In 1907 Mrs. James C. Fessler of Rochelle suggested to state officials that Illinois schoolchildren vote for a State Flower and a State Tree. The children chose the Native Violet as the State Flower and the Native Oak as the State Tree (see State Tree entry below). In 1908 Senator Andrew Jackson of Rockford introduced a bill making them official Sate Symbols.
In 1928 the Macomb branch of the National Federation of Professional Women's Clubs suggested that Illinois schoolchildren vote for a State Bird. The schoolchildren chose the Cardinal from a list of five birds frequently seen in Illinois. In 1929 Representative James Foster introduced a bill making it an official Sate Symbol.
In 1973 a special poll of 900,000 schoolchildren changed the official State Tree from Native Oak to White Oak. It was signed into law that same year.
The bald eagle represents the United States. In its beak is a banner with the state motto on it, "State Sovereignty, National Unity," meaning that the state governs itself under the government of the United States. In its claws is a shield with thirteen bars and thirteen stars, representing the first thirteen states. The two dates on the boulder are the dates of Statehood and of the State Seal. The ground around it symbolizes the Prairie state's rich prairie soil.
Note: Illinois has had two state flags. The first State Flag was adopted in 1915, however, for more than 50 years, the flag carried only the graphic images of the state and state motto described above, but not the word, "Illinois." In 1969 Chief Petty Officer Bruce McDaniel of Waverly, then serving in Vietnam urged that a new flag be designed to include the word "Illinois." Without his state's name on it, the identify of the Illinois flag hanging in his mess hall was often questioned. The state name was added in 1970.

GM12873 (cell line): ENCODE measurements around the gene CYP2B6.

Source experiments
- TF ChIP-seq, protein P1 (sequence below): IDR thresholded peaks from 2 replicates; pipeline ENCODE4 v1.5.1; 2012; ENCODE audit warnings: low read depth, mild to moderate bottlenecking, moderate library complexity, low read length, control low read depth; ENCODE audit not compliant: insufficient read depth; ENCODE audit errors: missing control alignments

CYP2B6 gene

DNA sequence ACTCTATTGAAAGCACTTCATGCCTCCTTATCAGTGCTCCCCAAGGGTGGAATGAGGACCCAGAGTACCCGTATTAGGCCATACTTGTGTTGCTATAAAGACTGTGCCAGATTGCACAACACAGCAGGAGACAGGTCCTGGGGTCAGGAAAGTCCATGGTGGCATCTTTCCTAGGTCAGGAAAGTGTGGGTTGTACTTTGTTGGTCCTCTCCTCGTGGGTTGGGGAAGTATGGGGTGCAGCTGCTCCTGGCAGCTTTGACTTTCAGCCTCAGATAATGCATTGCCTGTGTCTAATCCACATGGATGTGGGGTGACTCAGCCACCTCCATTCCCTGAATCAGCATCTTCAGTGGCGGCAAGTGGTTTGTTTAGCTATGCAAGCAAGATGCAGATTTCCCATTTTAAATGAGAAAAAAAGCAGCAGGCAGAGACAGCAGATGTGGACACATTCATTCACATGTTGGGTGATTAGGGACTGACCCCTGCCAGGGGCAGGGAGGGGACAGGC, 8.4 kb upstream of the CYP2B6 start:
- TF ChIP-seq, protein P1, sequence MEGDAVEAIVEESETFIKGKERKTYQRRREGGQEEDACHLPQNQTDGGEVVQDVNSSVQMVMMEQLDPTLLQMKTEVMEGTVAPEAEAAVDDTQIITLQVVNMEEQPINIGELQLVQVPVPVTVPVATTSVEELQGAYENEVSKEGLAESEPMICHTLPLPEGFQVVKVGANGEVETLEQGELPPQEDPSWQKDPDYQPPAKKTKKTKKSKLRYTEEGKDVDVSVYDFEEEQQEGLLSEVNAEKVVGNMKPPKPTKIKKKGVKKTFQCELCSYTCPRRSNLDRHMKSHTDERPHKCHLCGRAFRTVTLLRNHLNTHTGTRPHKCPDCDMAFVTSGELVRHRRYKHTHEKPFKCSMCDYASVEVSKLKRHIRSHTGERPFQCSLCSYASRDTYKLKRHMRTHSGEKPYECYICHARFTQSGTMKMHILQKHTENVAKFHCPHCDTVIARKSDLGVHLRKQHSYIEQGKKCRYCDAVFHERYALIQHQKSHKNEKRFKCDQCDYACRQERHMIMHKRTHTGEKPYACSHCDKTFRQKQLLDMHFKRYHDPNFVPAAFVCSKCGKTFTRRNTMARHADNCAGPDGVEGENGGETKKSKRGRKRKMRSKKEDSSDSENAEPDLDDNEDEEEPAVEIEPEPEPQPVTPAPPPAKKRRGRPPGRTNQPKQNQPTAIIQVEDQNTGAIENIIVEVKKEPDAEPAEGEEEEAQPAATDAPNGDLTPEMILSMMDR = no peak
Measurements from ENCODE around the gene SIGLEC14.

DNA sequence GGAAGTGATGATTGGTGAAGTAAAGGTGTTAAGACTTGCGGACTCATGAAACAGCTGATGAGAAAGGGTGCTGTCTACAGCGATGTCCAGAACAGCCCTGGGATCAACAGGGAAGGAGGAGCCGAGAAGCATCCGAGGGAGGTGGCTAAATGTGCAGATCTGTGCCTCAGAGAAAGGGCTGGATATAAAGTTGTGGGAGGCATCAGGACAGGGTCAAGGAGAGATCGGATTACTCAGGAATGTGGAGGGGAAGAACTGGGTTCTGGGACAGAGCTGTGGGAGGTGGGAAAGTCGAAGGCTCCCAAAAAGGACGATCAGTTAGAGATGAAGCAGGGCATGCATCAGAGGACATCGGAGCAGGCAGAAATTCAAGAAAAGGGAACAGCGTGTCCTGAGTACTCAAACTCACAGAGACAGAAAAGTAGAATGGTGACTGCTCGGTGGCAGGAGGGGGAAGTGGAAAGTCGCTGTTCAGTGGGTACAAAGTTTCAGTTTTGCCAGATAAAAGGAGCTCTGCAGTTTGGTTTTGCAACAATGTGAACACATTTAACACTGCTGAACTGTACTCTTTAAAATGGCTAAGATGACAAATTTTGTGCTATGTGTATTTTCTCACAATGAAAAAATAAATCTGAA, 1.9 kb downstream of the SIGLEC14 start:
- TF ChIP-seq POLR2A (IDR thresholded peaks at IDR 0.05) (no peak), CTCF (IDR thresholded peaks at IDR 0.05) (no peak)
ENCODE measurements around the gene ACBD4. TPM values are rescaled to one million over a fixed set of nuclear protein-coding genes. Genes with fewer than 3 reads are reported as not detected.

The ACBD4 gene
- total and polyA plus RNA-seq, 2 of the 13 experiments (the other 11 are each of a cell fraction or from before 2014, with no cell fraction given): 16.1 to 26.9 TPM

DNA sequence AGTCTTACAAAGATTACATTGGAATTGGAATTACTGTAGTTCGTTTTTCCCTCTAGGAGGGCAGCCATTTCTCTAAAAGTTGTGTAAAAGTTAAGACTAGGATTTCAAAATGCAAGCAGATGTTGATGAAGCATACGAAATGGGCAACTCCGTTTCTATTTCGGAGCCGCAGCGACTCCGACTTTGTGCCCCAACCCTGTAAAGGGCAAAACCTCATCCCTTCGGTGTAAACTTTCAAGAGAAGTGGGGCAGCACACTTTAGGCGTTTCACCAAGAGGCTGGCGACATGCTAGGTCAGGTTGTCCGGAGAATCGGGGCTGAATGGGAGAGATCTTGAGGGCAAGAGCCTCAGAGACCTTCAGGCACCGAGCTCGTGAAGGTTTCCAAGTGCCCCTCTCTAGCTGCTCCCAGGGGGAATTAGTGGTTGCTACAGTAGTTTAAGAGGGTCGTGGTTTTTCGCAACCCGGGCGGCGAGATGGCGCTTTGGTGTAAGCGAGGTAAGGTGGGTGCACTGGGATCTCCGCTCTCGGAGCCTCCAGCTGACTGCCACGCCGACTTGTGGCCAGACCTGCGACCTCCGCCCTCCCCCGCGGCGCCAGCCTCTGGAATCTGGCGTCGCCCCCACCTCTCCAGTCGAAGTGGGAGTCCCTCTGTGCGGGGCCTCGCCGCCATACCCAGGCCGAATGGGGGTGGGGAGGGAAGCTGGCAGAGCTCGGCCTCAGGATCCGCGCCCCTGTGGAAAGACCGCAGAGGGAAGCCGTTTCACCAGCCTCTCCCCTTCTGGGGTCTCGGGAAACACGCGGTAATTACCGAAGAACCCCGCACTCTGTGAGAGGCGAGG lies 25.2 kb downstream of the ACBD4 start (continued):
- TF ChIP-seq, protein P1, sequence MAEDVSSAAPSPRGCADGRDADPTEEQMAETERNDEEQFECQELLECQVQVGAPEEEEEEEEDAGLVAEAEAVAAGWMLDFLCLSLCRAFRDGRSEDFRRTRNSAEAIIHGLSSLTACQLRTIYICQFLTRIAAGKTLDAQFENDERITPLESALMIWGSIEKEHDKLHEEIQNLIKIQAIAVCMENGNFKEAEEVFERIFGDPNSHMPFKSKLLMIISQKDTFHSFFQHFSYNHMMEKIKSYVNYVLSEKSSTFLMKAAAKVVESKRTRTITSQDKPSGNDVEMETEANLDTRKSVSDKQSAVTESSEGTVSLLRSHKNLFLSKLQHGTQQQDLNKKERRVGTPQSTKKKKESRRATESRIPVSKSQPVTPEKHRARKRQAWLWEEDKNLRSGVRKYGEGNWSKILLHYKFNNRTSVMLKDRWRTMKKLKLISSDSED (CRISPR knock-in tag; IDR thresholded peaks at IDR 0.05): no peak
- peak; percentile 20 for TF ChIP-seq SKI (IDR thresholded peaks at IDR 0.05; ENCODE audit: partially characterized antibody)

What more can be said about Abraham Lincoln that has not already been in print and in lore? One of our most cherished presidents, he's an American hero and an eternal example of the rewards of perseverance. Of all the hardships he faced both personally and politically, he overcame each one steadily, which added depth and humility to his character. He was at the helm of a turbulent ship and a mutinous crew, but he was guided by good conscience, fairness and a firm belief that a vessel built "by the people, and for the people shall not perish from the earth."
"O Captain! My Captain! Our fearful trip is done,
The ship has weather'd every rack,
the prize we sought is won,
The port is near, the bells I hear,
the people all exulting,
While follow eyes the steady keel,
The vessel grim and daring;
But O heart! Heart! Heart!
O the bleeding drops of red,
Where on the deck my Captain lies,
Fallen cold and dead."